Friday, July 11, 2014

Instruction and Delight: Abstract Concepts Made Easy

When I read that the British writer Len Deighton taught his children basic math through baking, I knew that he was a born teacher.
In addition to being a writer of spy stories, Deighton is a chef, worked as a food writer for the Observerand is the author of  several cook books, among themAction Cook Book. Thus, for him spending time in the kitchen with his children must have seemed natural.  He used  their time together for educational purposes measuring the sugar, multiplying recipes, and dividing the batter into baking pans. This is an effective technique to convert complex abstract concepts  into simple, enjoyable and memorable actions.
It is common that teachers try to find a way to reach a child through his/her own interest, but here it is the parent/teacher’s passion which creates an effective educational opportunity.
Another natural teacher was the time and motion study and efficiency expert Frank Gilbreth. He applied his professional knowledge and personal zeal to teach his children theoretical subjects. According to the biographical book Cheaper by the Dozen, the 12 children of Lilian and Frank Gilbreth learnt Geography by staring at the wolrd map while sitting in the restroom. Similarly, they listened to language records when they shaved or took a bath. The French and German which they heard  was recited later at the dinner table.
When I was growing up I was convinced that Gilbreth's teaching  method was the best solution for raising happy and curious children. I was so impressed that as a young mother I got my daughters a world map shower curtain. 
Last week I heard about a young woman from California, a daughter of a friend,  who teaches science in an outdoor classroom. Like Len Deighton and Frank Gilbreth she is a gifted teacher with a passion. Luckily, in contrast to the writer and the industrial engineer who only taught their children at home, she teaches at a school making abstract concepts come to life.  I am pasting below the transcript of the interview with the teacher Melanie Pepper.
I believe that every child deserves  such an inspiring  teacher .
Teaching Comes Naturally
Melanie Pepper uses nature as a classroom to teach almost anything.
By Melanie Pepper
Growing up, I wanted to be exactly like my two older brothers. They were my tree-climbing, river-swimming and garden-tending heroes. Their deep love for the earth quickly made me an ally and student of Mother Nature.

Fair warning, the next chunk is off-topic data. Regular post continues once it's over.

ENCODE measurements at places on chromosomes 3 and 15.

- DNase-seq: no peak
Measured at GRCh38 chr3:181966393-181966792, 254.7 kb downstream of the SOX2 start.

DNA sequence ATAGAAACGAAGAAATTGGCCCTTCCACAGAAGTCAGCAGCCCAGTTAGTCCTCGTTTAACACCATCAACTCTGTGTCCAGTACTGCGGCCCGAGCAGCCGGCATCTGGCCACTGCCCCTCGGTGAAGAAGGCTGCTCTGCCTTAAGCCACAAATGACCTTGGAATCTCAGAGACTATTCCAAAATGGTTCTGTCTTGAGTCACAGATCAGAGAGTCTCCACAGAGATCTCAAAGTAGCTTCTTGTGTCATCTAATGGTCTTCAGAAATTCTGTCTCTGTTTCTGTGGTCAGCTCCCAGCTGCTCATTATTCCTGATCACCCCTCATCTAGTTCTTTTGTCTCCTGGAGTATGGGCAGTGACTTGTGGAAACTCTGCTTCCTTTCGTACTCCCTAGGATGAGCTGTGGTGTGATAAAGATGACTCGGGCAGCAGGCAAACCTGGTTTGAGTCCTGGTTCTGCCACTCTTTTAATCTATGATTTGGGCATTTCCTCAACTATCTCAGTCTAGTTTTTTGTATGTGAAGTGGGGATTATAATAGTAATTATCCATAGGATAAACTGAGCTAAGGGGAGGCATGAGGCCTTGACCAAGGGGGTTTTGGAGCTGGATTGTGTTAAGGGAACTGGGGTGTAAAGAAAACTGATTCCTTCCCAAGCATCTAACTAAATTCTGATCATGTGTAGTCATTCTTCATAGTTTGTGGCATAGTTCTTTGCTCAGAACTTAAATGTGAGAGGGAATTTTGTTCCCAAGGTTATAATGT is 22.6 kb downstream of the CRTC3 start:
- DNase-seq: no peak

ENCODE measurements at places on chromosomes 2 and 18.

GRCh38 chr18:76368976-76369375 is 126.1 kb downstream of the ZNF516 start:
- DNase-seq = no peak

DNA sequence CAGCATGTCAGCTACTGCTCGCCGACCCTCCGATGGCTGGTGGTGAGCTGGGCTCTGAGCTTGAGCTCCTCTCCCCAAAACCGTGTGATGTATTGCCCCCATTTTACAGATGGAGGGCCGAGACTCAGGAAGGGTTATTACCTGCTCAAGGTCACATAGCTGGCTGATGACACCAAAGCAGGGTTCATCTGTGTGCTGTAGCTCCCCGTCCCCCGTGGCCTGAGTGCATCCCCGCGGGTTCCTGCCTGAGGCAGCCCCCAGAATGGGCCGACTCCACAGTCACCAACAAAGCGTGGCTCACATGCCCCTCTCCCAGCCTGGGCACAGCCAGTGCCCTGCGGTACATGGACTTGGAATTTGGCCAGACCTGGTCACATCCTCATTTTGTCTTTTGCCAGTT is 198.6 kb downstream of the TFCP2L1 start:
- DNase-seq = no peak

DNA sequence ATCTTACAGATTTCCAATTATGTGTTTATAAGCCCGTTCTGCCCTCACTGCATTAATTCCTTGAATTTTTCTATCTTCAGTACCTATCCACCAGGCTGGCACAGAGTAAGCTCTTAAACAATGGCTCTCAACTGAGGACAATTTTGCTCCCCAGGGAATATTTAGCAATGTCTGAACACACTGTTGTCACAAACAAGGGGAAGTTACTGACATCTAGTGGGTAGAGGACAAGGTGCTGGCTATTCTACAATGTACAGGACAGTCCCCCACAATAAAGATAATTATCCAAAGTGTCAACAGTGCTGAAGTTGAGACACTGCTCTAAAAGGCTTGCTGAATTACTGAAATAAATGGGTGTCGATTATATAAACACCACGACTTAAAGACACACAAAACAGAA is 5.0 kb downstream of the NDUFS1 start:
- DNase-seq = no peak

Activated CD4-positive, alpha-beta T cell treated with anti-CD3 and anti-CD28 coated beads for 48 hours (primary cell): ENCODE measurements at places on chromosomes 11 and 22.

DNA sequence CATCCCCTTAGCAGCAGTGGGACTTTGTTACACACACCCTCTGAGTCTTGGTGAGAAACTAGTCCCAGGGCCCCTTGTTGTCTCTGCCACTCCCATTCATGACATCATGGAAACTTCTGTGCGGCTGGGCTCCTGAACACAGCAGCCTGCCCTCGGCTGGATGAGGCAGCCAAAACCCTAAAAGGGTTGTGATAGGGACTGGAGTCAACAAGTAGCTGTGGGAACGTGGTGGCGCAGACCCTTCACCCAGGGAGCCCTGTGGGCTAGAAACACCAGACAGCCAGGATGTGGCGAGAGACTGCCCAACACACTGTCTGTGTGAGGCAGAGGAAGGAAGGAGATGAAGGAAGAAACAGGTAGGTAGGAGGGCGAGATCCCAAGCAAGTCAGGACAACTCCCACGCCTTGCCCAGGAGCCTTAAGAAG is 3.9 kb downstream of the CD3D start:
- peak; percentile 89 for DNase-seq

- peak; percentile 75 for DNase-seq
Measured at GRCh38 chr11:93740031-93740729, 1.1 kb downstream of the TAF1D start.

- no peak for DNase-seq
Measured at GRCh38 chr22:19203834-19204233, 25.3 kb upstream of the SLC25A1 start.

Now, as a recent college graduate, I'm transforming this love into a profession. Every day I work with San Francisco public elementary school students to bring science learning to life in an outdoor classroom. I'll admit it's not always easy. Where I work, some students have lives that make doing well in school a challenge. One bright but struggling 3rd grade student comes to mind. He showed me, in one afternoon, exactly why I do what I do.
For weeks his classroom teacher and I brainstormed ways to manage his behavior, without much success. Then, one day after school I saw him hanging around the yard. I invited him to join me as I worked in the garden and was pleasantly surprised when he enthusiastically ran over.
I taught him how to place a young lettuce plant into the soil. Then he planted another by himself. Before I knew it, he was totally engaged. We worked side by side for a while. The door for deeper connection opened.
I asked how school was going. He brought up having trouble with fractions in math. So we made up some simple fractions using the lettuce plants. How many heads of lettuce did we have here? How many had red leaves? How can we show that as a fraction? Immediately he was drawn into the lesson. I pulled out my white board and soon he was scribbling fractions all on his own. And he didn't stop at the lettuce. He also created fractions to describe the pea plants, the carrots, the kale and even our garden tools. We had taken a simple math concept and found a way to apply it to something tangible that he enjoyed. In the weeks to come, I watched his math skills improve and his leadership in class garden visits grow.
I hope to connect with many more students like him. Whether it's math, science or language arts, the garden provides natural points of entry to educational curriculum for all ages. And, just as my brothers fostered the love for nature within me, I try to inspire the future leaders of tomorrow to be strong students and stewards of our Earth.
With a Perspective, this is Melanie Pepper.
Melanie Pepper is a member of the Education Outside Corps. She teaches at Sanchez Elementary School in San Francisco.

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